A diagnosis for consultants

24 October 2011
A problem that dogs the consulting industry is its lack of transparency, making it particularly hard for people who buy consulting services to make informed purchasing decisions. Clearer specifications and a more rigorous approach to procurement both help, but these struggle to take into account the breadth and variety of consulting approaches. The ability to talk to previous clients has also been a step forward, but a handful of conversations will never tell the whole story. Procurement professionals could have a hugely important role to play here, bringing genuine knowledge about how consulting firms perform - yet their ability to do this is being limited by the scarcity of such information. This is why we at Source have embarked on one of the largest and most comprehensive surveys of consulting in Europe and the Middle East, a process that will involve quizzing about 400 end-users of consulting services over the next couple of months. We’re interested, not just in why and how organisations use consultants, but also:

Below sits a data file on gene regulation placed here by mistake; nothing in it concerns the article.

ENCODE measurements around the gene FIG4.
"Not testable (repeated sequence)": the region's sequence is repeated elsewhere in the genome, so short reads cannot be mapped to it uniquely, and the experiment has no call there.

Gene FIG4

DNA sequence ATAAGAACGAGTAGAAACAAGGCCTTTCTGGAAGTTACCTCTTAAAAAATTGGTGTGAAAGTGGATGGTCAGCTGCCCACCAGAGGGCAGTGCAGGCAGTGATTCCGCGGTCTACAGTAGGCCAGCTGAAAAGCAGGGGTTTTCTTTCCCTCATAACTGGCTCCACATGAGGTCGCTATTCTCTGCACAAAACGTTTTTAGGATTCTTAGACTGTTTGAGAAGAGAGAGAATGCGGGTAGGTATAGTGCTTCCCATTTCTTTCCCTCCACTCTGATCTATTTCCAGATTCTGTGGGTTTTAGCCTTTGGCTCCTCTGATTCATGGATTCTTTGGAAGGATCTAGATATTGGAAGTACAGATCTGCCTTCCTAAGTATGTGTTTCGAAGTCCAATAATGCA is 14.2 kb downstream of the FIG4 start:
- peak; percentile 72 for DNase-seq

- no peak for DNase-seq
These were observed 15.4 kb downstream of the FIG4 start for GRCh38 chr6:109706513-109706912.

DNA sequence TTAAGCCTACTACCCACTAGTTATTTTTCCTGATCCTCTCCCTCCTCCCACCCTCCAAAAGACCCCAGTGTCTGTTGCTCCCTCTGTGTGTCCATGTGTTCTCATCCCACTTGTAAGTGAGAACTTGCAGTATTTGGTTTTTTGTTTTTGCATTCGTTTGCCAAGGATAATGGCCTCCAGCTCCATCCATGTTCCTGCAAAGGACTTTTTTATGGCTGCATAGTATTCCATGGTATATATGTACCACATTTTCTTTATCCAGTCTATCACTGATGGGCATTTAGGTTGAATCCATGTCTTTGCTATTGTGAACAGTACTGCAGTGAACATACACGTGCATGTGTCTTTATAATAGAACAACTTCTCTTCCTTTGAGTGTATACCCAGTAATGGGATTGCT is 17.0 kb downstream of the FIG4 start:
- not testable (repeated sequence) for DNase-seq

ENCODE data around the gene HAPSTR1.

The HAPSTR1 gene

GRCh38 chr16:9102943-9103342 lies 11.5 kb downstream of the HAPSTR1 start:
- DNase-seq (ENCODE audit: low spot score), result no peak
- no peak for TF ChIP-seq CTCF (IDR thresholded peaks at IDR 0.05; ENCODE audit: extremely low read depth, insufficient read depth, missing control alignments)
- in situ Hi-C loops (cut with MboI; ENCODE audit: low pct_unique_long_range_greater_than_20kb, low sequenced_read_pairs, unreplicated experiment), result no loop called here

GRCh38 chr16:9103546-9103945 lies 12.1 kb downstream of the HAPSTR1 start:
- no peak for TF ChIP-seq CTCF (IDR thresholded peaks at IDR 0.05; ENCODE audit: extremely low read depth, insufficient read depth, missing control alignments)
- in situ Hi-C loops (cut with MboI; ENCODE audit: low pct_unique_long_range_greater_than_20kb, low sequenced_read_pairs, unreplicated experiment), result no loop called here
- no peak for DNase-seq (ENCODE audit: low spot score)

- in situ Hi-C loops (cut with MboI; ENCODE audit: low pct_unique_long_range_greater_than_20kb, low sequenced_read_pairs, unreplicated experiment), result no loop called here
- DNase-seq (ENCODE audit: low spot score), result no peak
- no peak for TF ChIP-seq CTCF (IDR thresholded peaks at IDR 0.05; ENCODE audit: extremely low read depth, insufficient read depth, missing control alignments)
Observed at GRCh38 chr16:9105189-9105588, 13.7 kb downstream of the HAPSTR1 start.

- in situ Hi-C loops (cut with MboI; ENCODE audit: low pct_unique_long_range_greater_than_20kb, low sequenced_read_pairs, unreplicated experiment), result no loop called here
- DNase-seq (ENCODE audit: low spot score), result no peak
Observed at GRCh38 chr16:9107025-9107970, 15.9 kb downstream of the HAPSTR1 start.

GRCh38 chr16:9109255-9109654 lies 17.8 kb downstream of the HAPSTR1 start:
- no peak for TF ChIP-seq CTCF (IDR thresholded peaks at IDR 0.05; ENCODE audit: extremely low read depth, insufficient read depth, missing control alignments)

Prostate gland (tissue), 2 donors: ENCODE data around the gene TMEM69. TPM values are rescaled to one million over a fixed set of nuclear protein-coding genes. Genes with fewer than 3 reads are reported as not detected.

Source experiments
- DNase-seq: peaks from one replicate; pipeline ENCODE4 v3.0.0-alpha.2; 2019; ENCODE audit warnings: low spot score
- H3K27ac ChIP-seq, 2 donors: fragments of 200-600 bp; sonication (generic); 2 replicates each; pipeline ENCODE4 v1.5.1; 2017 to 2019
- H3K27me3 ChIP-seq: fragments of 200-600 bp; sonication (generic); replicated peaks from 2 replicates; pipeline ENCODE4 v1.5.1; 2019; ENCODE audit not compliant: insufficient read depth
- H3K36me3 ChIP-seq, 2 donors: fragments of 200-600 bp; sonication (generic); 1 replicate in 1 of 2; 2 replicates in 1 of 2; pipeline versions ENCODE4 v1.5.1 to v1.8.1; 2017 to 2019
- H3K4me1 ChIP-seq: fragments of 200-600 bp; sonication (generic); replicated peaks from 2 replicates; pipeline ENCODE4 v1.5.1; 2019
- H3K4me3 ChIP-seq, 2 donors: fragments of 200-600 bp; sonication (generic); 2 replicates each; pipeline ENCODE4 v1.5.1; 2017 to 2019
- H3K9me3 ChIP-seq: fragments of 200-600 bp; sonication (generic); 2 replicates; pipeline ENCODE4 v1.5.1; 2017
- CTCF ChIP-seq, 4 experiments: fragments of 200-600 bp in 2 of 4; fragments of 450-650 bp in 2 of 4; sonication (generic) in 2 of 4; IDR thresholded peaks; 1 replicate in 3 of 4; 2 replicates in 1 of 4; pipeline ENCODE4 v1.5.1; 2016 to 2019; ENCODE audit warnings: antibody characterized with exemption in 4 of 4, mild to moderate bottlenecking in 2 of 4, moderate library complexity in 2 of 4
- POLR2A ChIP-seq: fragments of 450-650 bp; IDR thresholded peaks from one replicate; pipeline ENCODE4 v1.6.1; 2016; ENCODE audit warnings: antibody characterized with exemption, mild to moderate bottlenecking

• Specialists versus generalists: what’s the trade-off?
  • Which firms are best at providing globally integrated project teams?
  • How good are firms at working jointly with internal project teams?
If you’d like to help us answer these questions, or would be interested in the results, please register your interest here and a Source researcher will be in touch. All those that take part will receive a copy of the final research report. * Fiona Czerniawska is director and co-founder at Source
Chelmsford or Cambridge
£33,797 - £39,152 p.a
Anglia Ruskin University
South Sinai (EG)
$100,660, 2 year contract, tax free salary, housing, meals, medical, relocation,
Multinational Force and Observers
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